Five teachers, 30 students contribute hair
Published: May 22, 2006 | 4202nd good news item since 2003
It’s only hair. It grows back.
That was the theme, and in some cases the reassurance, at Bermudian Springs High School on Wednesday as about 30 students and five teachers donated 300 inches of hair to Locks of Love.
About 13 area hairstylists volunteered to cut off a minimum of 10 inches of ponytailed hair and restyled the participants’ significantly shorter ‘dos.
All of this was done at an assembly in front of the student body.
Locks of Love is a not-for-profit organization that provides fitted hairpieces, made entirely of donated human hair, to children who lose their hair because of cancer treatments and other afflictions.
The event was hosted by the Bermudian Springs Interact Club, a student organization that works with the Conewago Valley Rotary Club. Interact president Rebecca Fisher, a senior, came up with the idea of using Locks of Love as a service project for the group.
Fisher donated her hair to the organization two years ago.
“I liked the feeling I got from donating my hair,” Fisher said. “Since we’re a community-service club, I wanted to see if others were interested in supporting this, too.”
Many were nervous about getting their hair chopped short, but excited to take part in the event and donate to a worthy cause.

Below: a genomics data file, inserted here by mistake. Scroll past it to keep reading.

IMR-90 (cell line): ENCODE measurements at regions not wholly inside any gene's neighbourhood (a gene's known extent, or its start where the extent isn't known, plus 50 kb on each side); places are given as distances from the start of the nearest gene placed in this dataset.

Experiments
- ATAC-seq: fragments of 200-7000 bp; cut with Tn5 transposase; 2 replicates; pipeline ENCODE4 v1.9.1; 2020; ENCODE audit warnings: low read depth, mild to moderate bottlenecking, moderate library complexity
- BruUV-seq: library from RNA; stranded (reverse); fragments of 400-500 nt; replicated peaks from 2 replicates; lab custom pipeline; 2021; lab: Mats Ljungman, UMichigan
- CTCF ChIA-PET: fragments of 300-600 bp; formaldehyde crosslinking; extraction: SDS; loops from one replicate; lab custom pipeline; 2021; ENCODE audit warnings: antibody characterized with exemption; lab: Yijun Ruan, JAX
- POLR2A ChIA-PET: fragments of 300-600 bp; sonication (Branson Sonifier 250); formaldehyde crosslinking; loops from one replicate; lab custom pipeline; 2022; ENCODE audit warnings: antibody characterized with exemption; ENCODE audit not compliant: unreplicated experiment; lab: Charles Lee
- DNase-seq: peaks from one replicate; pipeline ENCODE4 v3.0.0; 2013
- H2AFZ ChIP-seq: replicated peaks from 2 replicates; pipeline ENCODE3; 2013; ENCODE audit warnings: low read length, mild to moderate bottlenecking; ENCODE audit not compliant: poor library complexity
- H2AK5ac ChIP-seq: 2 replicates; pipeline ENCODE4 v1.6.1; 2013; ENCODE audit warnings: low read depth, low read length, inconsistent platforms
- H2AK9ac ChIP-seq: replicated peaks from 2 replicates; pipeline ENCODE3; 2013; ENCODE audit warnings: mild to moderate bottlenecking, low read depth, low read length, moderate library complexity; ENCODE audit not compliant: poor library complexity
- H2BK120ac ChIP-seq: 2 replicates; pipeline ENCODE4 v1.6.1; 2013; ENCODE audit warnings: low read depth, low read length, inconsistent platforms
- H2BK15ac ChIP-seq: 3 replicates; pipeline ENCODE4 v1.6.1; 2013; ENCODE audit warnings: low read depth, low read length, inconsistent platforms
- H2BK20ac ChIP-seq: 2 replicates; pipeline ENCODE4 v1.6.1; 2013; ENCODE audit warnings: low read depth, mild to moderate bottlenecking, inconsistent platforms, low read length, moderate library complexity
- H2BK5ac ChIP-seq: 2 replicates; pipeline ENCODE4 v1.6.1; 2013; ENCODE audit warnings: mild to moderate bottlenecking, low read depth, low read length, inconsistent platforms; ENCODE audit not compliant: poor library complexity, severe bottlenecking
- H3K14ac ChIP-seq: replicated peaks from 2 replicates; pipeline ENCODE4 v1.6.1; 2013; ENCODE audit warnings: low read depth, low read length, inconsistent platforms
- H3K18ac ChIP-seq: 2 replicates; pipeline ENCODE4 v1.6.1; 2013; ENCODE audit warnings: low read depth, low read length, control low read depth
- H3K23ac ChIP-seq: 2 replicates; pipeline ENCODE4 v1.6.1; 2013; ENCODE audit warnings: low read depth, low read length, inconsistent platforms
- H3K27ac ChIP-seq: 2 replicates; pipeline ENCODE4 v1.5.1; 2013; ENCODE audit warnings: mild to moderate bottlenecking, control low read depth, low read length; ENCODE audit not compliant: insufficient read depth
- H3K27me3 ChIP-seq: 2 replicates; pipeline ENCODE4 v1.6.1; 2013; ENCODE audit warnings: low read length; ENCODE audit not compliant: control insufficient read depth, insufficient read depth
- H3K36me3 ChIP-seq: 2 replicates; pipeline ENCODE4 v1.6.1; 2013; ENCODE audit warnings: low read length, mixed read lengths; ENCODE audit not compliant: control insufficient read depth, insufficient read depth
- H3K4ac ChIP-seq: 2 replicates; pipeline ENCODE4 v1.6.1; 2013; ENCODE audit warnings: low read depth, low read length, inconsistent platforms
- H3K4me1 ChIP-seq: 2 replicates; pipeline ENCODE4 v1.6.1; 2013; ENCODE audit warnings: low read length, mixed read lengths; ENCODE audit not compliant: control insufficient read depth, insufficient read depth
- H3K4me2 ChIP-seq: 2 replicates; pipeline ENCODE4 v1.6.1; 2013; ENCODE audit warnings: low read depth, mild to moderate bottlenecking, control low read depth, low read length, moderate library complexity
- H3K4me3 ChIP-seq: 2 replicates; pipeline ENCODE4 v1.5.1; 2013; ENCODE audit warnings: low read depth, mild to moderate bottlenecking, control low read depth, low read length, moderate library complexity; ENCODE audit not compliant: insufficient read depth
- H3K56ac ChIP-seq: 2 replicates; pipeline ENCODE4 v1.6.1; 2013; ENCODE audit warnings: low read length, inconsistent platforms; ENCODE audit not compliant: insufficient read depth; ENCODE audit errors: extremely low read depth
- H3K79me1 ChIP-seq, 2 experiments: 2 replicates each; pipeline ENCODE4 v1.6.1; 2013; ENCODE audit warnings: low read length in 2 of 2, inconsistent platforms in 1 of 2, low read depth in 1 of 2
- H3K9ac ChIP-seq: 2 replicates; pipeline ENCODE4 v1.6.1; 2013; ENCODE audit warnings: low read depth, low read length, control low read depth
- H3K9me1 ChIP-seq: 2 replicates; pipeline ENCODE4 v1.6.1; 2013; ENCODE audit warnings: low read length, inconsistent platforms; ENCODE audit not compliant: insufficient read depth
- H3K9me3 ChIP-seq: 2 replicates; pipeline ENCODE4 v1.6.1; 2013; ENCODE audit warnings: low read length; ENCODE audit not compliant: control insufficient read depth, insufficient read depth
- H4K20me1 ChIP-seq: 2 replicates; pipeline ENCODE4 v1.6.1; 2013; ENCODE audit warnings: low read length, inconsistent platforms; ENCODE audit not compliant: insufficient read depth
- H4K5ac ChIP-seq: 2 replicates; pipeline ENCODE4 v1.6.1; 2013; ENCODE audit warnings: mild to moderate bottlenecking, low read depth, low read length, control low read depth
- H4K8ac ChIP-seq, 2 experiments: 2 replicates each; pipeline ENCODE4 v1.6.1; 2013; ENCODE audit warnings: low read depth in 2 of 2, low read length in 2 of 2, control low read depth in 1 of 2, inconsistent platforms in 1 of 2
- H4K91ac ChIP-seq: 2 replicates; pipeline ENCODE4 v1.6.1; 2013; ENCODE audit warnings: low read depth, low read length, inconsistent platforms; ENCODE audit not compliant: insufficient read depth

They milled around, enjoying their last, long-haired moments, before being led to the chopping block.
Students walked on stage in threes. As a spotlight shone on them, they took their seats on stools. Music played as stylists grabbed their ponytails and cut them off.
Some students cried. Others held up their severed ponytails like trophy trout.
They carried their hair off stage in plastic bags and, backstage, had their new, shorter hair restyled.
Fisher’s sisters, eighth-grader Jaclyn and fifth-grader Shianne, got their hair cut, as well.
Rebecca Fisher said she was more nervous this second time because of the on-stage performance, but her sisters were quite happy, saying their hair was too thick and long, and they wanted to get rid of it anyway.
Tammi Wagner, a stylist with Outlooks for Hair, thought her scissors were dull because it took some effort to cut through the Fisher family’s hair. Fisher’s father, Russell, also had his hair cut for the event.
But she was pleased to donate her time and effort to the project.
“There are children who are bald because of their cancer, and this boosts their self-esteem,” Wagner said.
While professionals chopped the students’ hair, students bought raffle tickets for the chance to cut their teachers’ hair. About $100 was raised.
Interact Club advisors Jackie Noerpel and Heather Dengler were among the participating teachers.
Though teachers showed a little apprehension over having students cut their hair, it all worked out in the end, they said.
Senior Hunt Fowler won the raffle to cut Noerpel’s hair.
“It was pretty sweet,” he said. “It’s definitely for a good cause.”
Tammy Judd, a freshman, cut Dengler’s hair.
“I was shaking a little bit when I did it,” she said. “I didn’t want to screw it up.”